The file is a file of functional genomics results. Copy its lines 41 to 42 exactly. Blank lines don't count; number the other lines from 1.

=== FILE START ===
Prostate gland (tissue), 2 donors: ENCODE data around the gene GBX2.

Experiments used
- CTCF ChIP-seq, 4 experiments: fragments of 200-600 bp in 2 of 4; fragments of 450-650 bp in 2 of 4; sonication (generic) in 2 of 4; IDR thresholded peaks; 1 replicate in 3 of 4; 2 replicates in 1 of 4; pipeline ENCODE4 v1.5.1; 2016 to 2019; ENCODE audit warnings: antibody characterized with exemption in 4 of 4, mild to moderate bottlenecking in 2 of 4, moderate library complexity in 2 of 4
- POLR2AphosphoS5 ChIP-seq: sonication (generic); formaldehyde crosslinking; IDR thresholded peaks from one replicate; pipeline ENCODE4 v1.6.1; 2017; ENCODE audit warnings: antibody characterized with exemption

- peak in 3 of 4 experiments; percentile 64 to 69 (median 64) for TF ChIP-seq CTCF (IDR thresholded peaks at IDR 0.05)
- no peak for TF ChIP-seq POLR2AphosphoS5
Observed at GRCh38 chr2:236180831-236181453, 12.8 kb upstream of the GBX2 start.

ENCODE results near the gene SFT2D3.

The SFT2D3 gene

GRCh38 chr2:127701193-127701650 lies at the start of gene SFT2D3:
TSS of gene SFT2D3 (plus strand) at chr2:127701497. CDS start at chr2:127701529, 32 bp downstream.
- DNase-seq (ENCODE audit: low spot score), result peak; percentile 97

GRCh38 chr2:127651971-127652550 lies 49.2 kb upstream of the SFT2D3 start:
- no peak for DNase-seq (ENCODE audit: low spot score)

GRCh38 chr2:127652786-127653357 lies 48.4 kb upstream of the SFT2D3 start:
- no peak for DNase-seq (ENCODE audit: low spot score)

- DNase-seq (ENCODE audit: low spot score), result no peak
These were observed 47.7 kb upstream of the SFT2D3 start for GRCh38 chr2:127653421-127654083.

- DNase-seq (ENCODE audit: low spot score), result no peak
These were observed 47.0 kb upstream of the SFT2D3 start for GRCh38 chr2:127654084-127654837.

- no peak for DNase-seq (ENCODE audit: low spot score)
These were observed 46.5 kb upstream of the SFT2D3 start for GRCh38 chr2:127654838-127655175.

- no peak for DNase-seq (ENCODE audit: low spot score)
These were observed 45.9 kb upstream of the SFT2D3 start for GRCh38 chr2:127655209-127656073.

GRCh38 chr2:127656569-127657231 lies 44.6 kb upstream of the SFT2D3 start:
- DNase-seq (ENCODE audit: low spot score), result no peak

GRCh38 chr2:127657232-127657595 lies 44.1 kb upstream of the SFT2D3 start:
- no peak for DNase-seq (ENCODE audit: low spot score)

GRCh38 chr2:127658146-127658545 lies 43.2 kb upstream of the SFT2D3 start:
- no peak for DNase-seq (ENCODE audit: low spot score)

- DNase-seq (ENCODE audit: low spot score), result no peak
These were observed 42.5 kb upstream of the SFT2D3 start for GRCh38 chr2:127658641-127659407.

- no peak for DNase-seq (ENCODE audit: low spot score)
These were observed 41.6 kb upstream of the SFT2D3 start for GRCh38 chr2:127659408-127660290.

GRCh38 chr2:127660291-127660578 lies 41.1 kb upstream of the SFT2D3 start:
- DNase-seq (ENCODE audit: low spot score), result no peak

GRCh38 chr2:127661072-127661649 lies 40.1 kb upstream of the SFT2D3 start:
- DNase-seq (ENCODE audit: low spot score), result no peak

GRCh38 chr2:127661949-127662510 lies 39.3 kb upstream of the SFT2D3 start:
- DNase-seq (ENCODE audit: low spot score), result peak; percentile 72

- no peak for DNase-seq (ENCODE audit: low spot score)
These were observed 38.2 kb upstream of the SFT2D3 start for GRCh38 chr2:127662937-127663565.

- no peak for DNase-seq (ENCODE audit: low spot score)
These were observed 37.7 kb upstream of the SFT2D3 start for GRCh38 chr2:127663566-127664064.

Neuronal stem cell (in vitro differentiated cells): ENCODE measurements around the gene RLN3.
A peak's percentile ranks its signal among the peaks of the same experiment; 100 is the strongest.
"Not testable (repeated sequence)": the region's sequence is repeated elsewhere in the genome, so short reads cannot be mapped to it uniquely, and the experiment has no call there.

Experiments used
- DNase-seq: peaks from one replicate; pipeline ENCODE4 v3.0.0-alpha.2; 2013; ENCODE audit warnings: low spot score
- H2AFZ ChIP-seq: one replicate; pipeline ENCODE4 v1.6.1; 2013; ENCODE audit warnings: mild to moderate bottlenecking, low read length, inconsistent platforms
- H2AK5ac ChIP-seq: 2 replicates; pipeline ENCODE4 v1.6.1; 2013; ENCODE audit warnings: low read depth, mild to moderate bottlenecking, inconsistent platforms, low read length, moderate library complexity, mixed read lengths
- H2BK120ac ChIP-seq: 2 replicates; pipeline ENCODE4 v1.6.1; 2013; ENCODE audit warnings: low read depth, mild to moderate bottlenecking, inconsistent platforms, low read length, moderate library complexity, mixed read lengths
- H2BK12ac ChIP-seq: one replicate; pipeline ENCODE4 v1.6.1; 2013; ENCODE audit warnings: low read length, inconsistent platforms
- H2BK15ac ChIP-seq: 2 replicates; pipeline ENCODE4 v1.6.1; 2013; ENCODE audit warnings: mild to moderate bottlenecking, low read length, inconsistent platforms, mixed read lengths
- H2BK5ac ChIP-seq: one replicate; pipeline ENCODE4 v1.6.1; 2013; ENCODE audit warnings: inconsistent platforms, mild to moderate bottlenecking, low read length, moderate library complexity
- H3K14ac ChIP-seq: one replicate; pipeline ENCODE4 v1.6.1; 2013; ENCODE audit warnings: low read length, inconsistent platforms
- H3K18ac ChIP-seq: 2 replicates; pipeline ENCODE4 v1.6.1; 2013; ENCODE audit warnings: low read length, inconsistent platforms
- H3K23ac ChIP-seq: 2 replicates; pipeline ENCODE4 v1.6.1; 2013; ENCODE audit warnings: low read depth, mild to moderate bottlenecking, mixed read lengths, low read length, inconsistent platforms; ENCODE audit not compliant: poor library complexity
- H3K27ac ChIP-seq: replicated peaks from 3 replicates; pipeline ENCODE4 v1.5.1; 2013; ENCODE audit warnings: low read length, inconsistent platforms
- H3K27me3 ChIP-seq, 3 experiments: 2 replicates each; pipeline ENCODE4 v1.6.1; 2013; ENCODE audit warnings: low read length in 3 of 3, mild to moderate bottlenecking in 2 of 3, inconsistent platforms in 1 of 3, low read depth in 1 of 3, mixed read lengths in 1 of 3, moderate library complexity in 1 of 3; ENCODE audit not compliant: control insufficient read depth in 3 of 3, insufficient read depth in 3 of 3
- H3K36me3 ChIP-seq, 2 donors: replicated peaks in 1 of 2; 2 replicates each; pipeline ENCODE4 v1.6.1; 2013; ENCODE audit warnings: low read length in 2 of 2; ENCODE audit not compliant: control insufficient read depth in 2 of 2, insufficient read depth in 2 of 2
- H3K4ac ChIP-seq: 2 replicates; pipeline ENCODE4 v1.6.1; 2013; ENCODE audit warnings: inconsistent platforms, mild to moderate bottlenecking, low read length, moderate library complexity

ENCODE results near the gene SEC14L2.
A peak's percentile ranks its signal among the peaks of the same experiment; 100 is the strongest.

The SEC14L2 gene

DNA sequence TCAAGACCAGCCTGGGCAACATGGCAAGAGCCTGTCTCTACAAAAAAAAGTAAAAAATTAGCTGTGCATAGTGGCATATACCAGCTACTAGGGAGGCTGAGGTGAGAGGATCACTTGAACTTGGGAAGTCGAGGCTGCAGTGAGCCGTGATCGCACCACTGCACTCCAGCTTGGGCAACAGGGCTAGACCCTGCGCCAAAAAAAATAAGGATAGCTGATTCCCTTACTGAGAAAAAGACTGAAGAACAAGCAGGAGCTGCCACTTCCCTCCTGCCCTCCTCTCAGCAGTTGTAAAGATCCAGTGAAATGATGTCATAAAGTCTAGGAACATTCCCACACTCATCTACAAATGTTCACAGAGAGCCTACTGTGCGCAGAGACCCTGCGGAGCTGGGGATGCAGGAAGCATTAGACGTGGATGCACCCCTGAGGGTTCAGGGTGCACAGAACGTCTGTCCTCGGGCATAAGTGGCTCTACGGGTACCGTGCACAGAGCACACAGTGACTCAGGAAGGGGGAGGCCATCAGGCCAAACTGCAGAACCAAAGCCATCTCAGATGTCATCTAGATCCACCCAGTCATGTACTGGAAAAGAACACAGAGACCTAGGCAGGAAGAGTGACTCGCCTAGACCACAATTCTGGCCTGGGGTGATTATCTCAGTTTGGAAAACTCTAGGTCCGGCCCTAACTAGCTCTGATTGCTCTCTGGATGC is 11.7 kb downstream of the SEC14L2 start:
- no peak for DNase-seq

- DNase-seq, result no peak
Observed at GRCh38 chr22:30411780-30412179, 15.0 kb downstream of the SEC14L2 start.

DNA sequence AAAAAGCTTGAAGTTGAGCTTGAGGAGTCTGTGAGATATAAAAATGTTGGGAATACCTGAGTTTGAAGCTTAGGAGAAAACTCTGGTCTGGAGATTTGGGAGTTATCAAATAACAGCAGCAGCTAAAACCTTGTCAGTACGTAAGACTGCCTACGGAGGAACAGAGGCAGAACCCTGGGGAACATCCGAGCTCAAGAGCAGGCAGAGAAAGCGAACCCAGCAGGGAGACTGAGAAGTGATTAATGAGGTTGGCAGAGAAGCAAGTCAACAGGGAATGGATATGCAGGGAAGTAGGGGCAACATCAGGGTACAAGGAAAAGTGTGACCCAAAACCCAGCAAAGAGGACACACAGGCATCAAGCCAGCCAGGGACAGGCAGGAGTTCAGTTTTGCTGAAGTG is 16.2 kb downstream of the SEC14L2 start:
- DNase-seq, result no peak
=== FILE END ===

- no peak for DNase-seq (ENCODE audit: low spot score)
These were observed 38.2 kb upstream of the SFT2D3 start for GRCh38 chr2:127662937-127663565.